Wednesday, May 21, 2008
Star Turns Transcend Big Apple’s Choppy “Celebrate!"
Circus review: Big Apple Circus
Cunningham Park, Queens, May 16, 11 a.m.
The reason, I believe, that Paul Binder and Michael Christensen have been able stay in the biz for a commendable thirty year run is due to their respect for the best acts available. That is the one consistent I have noticed, having only seen four editions over the three decades. So my impressions that follow may be deemed by the skeptical as too sketchy.
What Binder and Christensen, I regretfully find myself thinking once more, are not so smart at doing is production. Then again, Binder’s passion is a European thing — it’s all about the act, period — and old Europe, which may still linger on in his mind, was never much about the sort of presentational showmanship that has thrived both in the U.S. and Russia, and now, dominantly in Montreal.. While I watched “Celebration,” I could not help but compare it to Big Apple’s near-masterpiece of 2005, Pictueresque.
Ironically, this edition may contain on balance, a slightly higher grade of talent overall, but it’s in the “writing” (that being the work of Christensen and director Michel Barette) where things fail to jell. Where Old Europe returns to the tent. They start out with a wide-ranging mix of components from gold to ersatz gold minus virtually anything in the air (Binder, it would appear, continues down a pc road by shunning exotic animals and aerial daredevils, perhaps unduly influenced by Cirque du Soleil trends): There is the bright engaging English ringmistress Carrie Harvey who, oddly, never quite seems to realize a consistent role. Indeed, in a sense she must compete for ring space with two other recurring characters — a problem of focus not solved by the producers.
One of those figures is star guest clown Fumagalli. The other is, of course, Barry Lubin’s Grandma, for whom — in service to another Paul Binder article of faith — spots must be found. Lubin, who also draws a credit line as creative consultant, enjoys a privilege like no other I can think of under the big top. In fact, it may be unprecedented: He gets to take many many days off, during which time his character is essayed by a stand in — likely the case when I saw the show. Given Lubin’s extraordinary contract, this enterprise might be more aptly titled Grandma’s Big Apple Circus. Producers enslave themselves to such dubious addictions at their own artistic peril. Among the reasons -- they deprive themselves of the necessary freedom to create from scratch, on a blank slate, totally new work.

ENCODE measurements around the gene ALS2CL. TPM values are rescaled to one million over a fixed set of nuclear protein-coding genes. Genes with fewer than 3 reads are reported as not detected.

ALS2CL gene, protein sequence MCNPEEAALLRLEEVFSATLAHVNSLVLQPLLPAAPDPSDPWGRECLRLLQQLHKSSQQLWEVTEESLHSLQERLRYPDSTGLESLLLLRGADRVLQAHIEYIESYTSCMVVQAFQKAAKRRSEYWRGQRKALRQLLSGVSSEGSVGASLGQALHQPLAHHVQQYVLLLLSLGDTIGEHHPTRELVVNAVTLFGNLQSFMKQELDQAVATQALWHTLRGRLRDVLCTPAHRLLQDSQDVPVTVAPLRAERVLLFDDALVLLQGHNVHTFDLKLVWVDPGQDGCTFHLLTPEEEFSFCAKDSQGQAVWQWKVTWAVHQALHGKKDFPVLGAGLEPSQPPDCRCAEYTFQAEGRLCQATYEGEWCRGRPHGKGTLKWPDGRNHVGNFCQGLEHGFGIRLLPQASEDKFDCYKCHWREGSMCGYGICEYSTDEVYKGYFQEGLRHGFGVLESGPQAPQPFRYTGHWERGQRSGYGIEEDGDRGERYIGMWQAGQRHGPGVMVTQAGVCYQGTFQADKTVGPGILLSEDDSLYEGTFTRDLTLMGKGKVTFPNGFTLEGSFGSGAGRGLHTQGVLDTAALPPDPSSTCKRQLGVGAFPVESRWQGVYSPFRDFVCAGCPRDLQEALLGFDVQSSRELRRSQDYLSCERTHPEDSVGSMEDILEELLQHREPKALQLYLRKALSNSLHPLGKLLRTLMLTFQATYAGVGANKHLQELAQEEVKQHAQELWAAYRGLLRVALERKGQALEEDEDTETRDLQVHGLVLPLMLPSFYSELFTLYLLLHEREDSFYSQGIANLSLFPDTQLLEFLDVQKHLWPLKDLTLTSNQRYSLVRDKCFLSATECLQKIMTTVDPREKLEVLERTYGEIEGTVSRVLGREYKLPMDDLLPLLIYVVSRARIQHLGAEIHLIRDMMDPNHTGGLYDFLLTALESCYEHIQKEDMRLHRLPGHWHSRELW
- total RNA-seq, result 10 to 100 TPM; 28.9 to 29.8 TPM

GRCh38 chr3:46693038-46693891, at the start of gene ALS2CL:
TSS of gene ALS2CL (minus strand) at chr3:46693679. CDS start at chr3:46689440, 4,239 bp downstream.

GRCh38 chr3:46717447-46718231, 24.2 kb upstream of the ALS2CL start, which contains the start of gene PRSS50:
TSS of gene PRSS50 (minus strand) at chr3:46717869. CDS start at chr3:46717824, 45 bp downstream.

Production and story touches sprinkled throughout a disjointed program (performed to original music that favors a fiddle-string sound) fail to establish a central aesthetic force such of the sort that made Pictueresque so enchanting and complete. Here, the incidental posturing and sight enhancements come off as ambling, even gratuitous, rather than propulsive. For instance, during a pleasant liberty horse routine hosted by Yasmine Smart, Fumagalli makes a cameo, but without a comedy hook or payoff, which thus makes no sense whatsoever. Grandma does add a touch of holiday charm by wiping off the frost from a Macy’s store window, behind which, a delightful troupe of Irina Markova's dogs emerge. Inspired intro to an animal turn of astonishing dexterity and amusement. I see Monte Carlo gold. One of those dogs, by the way, twirled a hula hoop! -- finally, a hoopster I can believe in.
And Markova's act alone is worth the price of admission, and worth even the inexcusably long wait under rain and in mud behind long lines of school children. Why was there nobody out there to tell us, what I learned ten minutes later, of another very fast entrance for single ticket holders? I’ve never seen such a botched up front door operation, so oblivious to basic customer service. The BAC program magazine lists a multitude of staff names, surely somebody could make the front door a less disorganized place. And might they not recruit more than two people to sell concessions after the show? Thinking back to tenters less funded, less talented and less lucky, both Circus Vargas and Circus Chimera’s front doors are managed with proactive, exemplary ease and dispatch. I suggest that BAC hire Jim Judkins.